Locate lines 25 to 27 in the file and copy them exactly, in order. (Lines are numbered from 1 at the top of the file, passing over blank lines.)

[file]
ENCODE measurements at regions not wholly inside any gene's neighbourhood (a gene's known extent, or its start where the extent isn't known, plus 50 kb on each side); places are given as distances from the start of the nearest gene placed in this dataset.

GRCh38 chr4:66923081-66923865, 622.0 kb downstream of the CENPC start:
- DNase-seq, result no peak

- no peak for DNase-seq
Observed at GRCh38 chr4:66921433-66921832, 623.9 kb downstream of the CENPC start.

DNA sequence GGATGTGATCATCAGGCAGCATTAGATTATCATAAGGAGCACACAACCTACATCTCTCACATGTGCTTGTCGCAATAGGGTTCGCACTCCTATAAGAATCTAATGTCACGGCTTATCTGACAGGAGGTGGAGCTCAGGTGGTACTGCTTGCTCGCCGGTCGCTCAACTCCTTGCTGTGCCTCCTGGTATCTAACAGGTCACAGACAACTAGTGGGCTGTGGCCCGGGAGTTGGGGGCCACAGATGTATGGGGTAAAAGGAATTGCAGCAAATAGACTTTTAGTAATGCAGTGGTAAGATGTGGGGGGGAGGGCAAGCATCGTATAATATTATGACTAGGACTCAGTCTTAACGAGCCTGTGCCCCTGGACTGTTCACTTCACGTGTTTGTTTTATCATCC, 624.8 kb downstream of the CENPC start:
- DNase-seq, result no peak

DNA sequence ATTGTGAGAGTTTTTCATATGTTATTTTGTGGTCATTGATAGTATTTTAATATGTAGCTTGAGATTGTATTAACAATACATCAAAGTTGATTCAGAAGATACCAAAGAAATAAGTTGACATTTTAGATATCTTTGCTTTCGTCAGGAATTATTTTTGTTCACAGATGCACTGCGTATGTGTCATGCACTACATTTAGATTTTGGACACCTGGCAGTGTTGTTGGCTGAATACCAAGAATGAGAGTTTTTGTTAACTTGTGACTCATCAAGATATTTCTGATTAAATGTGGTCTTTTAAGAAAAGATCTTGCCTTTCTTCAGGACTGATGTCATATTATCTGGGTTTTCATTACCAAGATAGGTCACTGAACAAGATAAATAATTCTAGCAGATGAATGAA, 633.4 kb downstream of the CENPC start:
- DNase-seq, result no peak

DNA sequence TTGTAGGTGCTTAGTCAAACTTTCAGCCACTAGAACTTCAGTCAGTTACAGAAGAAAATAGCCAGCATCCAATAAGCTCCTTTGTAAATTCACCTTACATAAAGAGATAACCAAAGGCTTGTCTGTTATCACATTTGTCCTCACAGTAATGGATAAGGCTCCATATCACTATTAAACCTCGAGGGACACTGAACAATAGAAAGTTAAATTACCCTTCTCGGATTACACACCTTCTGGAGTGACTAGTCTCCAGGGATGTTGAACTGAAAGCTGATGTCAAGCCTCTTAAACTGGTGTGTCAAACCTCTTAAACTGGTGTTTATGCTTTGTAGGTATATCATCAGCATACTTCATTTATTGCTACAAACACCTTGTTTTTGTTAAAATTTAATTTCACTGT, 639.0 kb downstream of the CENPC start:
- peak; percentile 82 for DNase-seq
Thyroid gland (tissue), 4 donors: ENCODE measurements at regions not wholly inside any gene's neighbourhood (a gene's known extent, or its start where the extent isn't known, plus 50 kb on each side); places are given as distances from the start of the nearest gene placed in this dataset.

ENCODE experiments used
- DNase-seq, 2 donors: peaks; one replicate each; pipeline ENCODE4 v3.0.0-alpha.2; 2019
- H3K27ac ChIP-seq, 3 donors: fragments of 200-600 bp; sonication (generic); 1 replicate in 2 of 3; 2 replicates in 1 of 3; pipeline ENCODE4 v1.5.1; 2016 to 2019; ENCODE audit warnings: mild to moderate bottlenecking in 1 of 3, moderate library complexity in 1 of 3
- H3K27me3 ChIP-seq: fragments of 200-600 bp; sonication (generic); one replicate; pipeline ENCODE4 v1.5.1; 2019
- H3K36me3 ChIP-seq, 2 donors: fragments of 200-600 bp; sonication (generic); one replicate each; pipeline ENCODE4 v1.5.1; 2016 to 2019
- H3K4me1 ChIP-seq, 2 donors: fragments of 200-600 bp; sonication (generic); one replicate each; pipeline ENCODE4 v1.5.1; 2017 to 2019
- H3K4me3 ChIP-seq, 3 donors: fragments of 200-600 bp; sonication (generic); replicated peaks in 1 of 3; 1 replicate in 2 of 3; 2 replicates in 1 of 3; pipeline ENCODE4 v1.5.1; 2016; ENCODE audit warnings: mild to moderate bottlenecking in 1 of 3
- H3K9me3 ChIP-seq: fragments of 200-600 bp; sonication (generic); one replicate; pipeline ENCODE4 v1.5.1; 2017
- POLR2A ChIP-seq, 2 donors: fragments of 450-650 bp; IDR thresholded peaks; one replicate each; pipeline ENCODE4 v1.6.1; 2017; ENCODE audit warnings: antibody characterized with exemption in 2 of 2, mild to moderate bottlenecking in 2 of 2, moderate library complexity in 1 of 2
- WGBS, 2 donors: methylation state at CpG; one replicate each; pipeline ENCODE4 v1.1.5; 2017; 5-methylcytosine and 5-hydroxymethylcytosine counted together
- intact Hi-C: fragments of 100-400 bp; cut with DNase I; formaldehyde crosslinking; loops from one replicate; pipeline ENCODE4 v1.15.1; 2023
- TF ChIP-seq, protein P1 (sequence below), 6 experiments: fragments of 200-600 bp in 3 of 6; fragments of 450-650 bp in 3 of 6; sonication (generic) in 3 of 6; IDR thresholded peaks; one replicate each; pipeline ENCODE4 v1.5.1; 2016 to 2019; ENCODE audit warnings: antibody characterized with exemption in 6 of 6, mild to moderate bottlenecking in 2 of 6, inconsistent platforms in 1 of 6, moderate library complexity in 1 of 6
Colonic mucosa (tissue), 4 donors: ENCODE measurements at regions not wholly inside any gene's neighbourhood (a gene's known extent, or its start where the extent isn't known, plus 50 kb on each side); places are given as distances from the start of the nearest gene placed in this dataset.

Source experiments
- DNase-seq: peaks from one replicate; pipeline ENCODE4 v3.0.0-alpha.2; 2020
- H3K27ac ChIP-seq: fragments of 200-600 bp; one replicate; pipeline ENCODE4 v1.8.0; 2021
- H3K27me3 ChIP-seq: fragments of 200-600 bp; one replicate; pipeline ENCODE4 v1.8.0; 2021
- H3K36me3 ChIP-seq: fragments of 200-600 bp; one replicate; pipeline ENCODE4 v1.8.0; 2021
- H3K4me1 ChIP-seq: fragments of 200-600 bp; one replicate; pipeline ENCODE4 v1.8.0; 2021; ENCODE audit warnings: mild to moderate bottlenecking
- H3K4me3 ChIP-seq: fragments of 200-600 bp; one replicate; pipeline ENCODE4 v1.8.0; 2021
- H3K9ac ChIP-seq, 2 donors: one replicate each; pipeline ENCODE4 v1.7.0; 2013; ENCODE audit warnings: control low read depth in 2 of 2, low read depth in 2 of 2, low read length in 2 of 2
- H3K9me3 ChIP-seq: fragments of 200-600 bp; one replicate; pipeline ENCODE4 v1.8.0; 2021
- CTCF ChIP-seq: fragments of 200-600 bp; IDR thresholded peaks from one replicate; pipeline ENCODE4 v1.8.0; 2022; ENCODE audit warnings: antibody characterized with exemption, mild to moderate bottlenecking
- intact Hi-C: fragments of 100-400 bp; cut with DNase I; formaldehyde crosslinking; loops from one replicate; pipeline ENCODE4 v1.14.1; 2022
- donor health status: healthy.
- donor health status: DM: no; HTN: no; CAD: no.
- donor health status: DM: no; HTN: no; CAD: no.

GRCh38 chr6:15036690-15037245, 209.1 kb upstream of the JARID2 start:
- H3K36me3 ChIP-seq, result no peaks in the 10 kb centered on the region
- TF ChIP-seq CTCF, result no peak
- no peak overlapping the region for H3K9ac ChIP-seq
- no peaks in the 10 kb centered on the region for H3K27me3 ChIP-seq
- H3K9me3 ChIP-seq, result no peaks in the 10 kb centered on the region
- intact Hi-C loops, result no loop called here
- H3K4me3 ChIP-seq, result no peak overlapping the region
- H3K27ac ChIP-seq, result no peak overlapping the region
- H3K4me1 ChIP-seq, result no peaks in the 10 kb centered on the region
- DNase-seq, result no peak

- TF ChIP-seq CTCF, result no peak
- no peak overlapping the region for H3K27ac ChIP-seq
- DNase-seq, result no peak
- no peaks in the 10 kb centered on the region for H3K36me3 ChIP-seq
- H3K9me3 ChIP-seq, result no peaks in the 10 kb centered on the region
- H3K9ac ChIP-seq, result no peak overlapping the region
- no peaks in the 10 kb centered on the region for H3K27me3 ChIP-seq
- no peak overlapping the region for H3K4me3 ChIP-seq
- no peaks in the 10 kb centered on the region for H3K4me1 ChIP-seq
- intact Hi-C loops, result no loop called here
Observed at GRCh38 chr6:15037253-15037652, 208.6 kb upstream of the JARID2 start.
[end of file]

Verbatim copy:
Colonic mucosa (tissue), 4 donors: ENCODE measurements at regions not wholly inside any gene's neighbourhood (a gene's known extent, or its start where the extent isn't known, plus 50 kb on each side); places are given as distances from the start of the nearest gene placed in this dataset.

Source experiments
- DNase-seq: peaks from one replicate; pipeline ENCODE4 v3.0.0-alpha.2; 2020